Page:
How much credit do we deserve for who we are?

W. E. B. Du Bois’ Hand-Drawn Infographics of African-American Life (1900). Credit: The Public Domain Review

I have been thinking about my previous post and what kind of person my nephew would envision if there is one single individual out there who actually invented the Internet. I wish I could ask him more about that, but I am going to take a stab in the dark and guess that his answer would be, a dude — and probably also white (I know the answer would mostly lead to Tim Berners-Lee, but the Internet and the World Wide Web is not exactly interchangeable). This was, and still is, the environment he is exposed to, and often always perpetuated by media as well as decades of generational of cultural portrayals (women stay at home, men go out to work as big bosses). Inventors and people in authority are always dudes. Despite many of his teachers are women more than men, in many cases, they are framed in nurturing roles and are not seen as someone who could, for the lack of a better word, come up with something substantial (again my brain pops up with some mental arguments of contributions of hard science vs social science) that could change the world. He still probably thinks I am a stay-at-home something-something, instead of, whatever I am doing today (I’m still pretty awesome despite academia has made me somewhat doubting my capabilities on a day-to-day basis).

I came upon this excerpt from Clive Thompson’s forthcoming book Coders:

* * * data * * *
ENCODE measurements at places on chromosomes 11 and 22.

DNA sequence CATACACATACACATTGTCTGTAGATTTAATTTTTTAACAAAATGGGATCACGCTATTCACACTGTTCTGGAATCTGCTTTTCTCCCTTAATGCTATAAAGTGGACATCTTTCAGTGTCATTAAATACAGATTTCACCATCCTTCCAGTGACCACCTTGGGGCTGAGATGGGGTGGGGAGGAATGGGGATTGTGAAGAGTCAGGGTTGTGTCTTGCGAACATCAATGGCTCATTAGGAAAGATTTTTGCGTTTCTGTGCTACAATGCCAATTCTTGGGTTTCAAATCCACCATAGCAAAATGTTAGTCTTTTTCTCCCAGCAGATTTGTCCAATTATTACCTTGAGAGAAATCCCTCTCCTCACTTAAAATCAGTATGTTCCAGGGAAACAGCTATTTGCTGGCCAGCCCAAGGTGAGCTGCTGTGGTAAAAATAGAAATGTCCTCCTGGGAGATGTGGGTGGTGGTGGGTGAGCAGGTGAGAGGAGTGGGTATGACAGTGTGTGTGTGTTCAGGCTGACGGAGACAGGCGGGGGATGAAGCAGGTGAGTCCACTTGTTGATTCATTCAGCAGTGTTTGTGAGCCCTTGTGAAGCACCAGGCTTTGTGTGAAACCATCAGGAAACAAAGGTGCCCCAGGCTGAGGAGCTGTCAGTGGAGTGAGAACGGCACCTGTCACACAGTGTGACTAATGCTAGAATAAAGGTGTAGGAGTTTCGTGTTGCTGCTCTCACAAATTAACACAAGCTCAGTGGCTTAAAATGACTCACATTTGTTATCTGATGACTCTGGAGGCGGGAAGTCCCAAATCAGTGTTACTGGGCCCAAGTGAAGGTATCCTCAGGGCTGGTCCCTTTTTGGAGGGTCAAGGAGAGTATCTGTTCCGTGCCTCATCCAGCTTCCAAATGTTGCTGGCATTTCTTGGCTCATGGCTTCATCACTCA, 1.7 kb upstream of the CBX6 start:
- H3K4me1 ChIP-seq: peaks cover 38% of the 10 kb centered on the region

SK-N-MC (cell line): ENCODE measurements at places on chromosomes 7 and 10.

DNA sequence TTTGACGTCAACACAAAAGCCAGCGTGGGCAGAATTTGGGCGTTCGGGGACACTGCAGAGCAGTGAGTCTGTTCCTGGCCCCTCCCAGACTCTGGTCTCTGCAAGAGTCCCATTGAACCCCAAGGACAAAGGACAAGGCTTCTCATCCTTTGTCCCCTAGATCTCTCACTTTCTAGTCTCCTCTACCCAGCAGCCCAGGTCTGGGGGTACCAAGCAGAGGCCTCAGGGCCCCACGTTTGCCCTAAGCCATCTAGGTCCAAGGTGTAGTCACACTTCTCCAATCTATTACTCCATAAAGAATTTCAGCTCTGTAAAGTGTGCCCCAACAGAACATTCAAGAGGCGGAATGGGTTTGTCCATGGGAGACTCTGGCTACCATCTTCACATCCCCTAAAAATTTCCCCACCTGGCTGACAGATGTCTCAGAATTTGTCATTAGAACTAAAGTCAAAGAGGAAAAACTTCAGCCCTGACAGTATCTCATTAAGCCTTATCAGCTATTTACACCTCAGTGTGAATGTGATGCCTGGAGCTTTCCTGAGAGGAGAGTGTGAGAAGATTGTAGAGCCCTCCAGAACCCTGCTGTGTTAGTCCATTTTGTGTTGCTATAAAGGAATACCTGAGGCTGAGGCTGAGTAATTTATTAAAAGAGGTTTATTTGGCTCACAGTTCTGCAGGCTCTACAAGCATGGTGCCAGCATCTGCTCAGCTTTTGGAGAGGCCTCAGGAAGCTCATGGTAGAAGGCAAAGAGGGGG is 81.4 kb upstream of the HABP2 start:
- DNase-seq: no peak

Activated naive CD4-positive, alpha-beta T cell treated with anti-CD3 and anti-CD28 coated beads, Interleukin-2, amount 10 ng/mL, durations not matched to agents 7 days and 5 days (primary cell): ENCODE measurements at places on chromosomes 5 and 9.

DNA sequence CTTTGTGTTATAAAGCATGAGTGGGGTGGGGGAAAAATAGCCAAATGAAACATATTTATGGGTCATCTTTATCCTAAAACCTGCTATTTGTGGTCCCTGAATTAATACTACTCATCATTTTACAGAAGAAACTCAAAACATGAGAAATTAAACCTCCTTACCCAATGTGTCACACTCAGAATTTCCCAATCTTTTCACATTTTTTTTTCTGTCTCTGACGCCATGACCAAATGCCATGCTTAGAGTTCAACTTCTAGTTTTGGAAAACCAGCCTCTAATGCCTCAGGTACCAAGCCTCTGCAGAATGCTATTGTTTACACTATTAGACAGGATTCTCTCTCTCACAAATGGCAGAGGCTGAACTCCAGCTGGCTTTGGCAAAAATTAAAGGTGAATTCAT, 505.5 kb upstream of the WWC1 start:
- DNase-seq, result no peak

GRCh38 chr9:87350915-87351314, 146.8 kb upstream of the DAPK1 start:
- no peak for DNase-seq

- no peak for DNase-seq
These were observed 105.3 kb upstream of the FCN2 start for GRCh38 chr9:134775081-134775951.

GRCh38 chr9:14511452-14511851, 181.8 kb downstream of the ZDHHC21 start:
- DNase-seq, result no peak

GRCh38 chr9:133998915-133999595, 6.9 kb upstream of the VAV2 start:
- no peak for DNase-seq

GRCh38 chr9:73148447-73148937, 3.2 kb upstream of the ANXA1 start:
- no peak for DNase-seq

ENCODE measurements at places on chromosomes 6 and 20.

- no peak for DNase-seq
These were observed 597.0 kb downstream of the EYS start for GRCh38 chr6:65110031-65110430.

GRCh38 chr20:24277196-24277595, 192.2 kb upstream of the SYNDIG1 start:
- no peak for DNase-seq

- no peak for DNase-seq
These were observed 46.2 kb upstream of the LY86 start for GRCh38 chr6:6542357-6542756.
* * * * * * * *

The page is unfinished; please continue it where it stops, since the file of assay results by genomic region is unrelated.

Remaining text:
A good programmer was concise and elegant and never wasted a word. They were poets of bits. “It was like working logic puzzles — big, complicated logic puzzles,” Wilkes says. “I still have a very picky, precise mind, to a fault. I notice pictures that are crooked on the wall.”

What sort of person possesses that kind of mentality? Back then, it was assumed to be women. They had already played a foundational role in the prehistory of computing: During World War II, women operated some of the first computational machines used for code-breaking at Bletchley Park in Britain. In the United States, by 1960, according to government statistics, more than one in four programmers were women. At M.I.T.’s Lincoln Labs in the 1960s, where Wilkes worked, she recalls that most of those the government categorized as “career programmers” were female. It wasn’t high-status work — yet.

But when (and why) did it all change?

By the ’80s, the early pioneering work done by female programmers had mostly been forgotten. In contrast, Hollywood was putting out precisely the opposite image: Computers were a male domain. In hit movies like “Revenge of the Nerds,” “Weird Science,” “Tron,” “WarGames” and others, the computer nerds were nearly always young white men. Video games, a significant gateway activity that led to an interest in computers, were pitched far more often at boys, as research in 1985 by Sara Kiesler, a professor at Carnegie Mellon, found. “In the culture, it became something that guys do and are good at,” says Kiesler, who is also a program manager at the National Science Foundation. “There were all kinds of things signaling that if you don’t have the right genes, you’re not welcome.”

We would definitely be staying at home and watching Hidden Figures and the Netflix series The Bletchley Circle this weekend.

Related: Did you know historian, sociologist, author, and activist W.E.B Dubois was also a designer? Check out his hand-drawn infographics showing another perspective of the lives of Black Americans. (There is also a book!)

Also, consider this today: How much credit do we deserve for who, and where, we end up? How much moral credit are we due for where we end up in life, and for who we end up? Conversely, how much responsibility or blame we deserve? How you answer these questions reveals a great deal about your moral worldview.

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